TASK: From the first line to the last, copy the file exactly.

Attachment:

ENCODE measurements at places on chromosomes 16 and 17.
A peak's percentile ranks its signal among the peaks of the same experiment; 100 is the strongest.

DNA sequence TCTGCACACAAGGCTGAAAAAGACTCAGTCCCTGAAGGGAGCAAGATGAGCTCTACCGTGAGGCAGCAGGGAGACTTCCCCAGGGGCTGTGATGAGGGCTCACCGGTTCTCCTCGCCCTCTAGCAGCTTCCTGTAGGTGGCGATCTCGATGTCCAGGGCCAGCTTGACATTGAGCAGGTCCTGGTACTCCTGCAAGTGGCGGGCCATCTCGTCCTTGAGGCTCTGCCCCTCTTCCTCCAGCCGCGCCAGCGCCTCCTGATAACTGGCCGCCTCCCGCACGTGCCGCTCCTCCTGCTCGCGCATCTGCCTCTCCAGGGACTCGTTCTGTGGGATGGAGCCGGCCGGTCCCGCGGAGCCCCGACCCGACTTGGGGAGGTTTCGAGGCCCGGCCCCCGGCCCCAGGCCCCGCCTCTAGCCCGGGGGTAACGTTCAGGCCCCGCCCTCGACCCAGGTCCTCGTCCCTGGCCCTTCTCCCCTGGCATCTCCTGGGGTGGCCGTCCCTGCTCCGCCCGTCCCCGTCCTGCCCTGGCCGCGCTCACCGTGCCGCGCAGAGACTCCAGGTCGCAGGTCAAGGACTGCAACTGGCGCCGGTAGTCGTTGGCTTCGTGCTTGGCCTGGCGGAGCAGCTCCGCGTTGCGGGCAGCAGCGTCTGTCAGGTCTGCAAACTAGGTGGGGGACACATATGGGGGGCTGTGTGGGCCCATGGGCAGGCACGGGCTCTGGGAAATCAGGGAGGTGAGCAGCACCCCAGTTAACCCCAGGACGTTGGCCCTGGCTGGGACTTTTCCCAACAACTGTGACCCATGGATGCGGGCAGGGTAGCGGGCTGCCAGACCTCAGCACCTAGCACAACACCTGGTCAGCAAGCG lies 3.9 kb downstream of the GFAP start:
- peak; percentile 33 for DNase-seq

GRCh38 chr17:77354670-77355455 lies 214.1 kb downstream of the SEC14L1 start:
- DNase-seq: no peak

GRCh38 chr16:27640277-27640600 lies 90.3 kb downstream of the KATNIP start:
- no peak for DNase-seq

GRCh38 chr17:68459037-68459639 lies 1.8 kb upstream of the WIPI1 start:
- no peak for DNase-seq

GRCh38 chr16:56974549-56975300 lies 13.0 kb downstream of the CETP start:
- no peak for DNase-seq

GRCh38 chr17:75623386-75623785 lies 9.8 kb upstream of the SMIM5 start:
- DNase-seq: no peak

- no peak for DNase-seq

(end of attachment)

ENCODE measurements at places on chromosomes 16 and 17.
A peak's percentile ranks its signal among the peaks of the same experiment; 100 is the strongest.

DNA sequence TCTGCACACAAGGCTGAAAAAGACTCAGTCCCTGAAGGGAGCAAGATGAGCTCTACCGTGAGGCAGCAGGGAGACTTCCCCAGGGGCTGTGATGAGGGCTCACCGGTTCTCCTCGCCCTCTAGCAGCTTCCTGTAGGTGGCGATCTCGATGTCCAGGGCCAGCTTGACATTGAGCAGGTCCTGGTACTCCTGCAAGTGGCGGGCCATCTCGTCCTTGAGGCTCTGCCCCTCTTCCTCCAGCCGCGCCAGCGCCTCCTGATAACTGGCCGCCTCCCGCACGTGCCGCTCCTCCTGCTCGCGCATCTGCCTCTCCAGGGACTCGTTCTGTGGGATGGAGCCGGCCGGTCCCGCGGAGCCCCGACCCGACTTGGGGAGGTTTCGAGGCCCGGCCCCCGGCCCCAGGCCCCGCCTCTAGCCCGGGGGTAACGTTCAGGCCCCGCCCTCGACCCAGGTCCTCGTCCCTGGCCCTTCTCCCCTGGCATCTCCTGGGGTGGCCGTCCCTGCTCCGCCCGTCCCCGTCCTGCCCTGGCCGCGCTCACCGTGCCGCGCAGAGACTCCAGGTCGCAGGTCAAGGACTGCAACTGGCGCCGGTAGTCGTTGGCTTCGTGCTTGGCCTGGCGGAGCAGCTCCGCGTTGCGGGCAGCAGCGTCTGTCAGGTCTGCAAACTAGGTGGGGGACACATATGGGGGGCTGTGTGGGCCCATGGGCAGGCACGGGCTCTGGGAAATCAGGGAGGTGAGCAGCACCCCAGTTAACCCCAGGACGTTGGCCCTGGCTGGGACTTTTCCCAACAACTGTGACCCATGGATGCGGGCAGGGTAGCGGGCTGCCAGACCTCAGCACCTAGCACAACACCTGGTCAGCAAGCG lies 3.9 kb downstream of the GFAP start:
- peak; percentile 33 for DNase-seq

GRCh38 chr17:77354670-77355455 lies 214.1 kb downstream of the SEC14L1 start:
- DNase-seq: no peak

GRCh38 chr16:27640277-27640600 lies 90.3 kb downstream of the KATNIP start:
- no peak for DNase-seq

GRCh38 chr17:68459037-68459639 lies 1.8 kb upstream of the WIPI1 start:
- no peak for DNase-seq

GRCh38 chr16:56974549-56975300 lies 13.0 kb downstream of the CETP start:
- no peak for DNase-seq

GRCh38 chr17:75623386-75623785 lies 9.8 kb upstream of the SMIM5 start:
- DNase-seq: no peak

- no peak for DNase-seq